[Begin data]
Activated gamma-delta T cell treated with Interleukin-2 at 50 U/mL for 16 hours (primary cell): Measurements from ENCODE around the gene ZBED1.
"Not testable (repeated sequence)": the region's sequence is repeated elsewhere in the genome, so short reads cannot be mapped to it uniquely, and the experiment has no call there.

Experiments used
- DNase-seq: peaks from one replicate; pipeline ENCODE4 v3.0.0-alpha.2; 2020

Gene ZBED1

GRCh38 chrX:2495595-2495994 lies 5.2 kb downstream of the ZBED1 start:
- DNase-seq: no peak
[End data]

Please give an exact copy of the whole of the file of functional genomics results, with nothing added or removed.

Activated gamma-delta T cell treated with Interleukin-2 at 50 U/mL for 16 hours (primary cell): Measurements from ENCODE around the gene ZBED1.
"Not testable (repeated sequence)": the region's sequence is repeated elsewhere in the genome, so short reads cannot be mapped to it uniquely, and the experiment has no call there.

Experiments used
- DNase-seq: peaks from one replicate; pipeline ENCODE4 v3.0.0-alpha.2; 2020

Gene ZBED1

GRCh38 chrX:2495595-2495994 lies 5.2 kb downstream of the ZBED1 start:
- DNase-seq: no peak